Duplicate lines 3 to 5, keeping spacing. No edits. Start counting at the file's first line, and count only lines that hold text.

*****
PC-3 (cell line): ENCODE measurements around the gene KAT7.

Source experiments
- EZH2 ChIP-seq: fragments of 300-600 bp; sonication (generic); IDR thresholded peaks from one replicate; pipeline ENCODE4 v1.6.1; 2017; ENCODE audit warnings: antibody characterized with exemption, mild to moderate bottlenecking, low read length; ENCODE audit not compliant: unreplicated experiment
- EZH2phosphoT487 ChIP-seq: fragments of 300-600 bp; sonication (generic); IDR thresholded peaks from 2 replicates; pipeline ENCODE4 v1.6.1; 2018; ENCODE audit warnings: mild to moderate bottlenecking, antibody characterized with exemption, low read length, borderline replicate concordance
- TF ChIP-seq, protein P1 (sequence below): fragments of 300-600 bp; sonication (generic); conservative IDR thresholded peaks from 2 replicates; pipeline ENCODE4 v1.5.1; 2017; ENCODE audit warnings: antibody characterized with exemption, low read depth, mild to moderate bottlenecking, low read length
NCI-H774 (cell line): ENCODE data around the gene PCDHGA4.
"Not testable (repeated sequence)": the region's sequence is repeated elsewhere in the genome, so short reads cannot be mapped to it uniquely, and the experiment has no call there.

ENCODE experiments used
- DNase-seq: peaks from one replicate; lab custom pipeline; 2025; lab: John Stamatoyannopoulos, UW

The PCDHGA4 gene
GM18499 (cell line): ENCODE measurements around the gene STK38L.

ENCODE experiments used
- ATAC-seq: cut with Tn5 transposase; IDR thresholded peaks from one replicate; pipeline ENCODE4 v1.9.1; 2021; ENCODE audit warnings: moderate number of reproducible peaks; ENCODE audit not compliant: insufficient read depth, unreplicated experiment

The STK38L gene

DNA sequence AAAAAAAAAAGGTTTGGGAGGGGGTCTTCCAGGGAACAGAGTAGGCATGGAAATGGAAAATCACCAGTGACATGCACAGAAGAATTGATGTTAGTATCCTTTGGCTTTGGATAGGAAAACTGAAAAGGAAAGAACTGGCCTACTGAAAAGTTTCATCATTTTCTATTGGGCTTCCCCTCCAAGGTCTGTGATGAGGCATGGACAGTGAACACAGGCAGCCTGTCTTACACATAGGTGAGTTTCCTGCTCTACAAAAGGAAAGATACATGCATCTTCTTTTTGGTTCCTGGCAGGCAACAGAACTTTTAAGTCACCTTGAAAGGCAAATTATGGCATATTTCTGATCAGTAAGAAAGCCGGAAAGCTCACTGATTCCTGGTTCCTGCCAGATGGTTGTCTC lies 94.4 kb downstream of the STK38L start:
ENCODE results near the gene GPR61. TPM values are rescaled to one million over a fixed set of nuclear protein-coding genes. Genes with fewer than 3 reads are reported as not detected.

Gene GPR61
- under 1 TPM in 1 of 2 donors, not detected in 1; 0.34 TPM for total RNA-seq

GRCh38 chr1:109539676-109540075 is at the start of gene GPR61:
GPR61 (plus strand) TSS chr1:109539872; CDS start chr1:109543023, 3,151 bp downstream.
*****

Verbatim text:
- EZH2 ChIP-seq: fragments of 300-600 bp; sonication (generic); IDR thresholded peaks from one replicate; pipeline ENCODE4 v1.6.1; 2017; ENCODE audit warnings: antibody characterized with exemption, mild to moderate bottlenecking, low read length; ENCODE audit not compliant: unreplicated experiment
- EZH2phosphoT487 ChIP-seq: fragments of 300-600 bp; sonication (generic); IDR thresholded peaks from 2 replicates; pipeline ENCODE4 v1.6.1; 2018; ENCODE audit warnings: mild to moderate bottlenecking, antibody characterized with exemption, low read length, borderline replicate concordance
- TF ChIP-seq, protein P1 (sequence below): fragments of 300-600 bp; sonication (generic); conservative IDR thresholded peaks from 2 replicates; pipeline ENCODE4 v1.5.1; 2017; ENCODE audit warnings: antibody characterized with exemption, low read depth, mild to moderate bottlenecking, low read length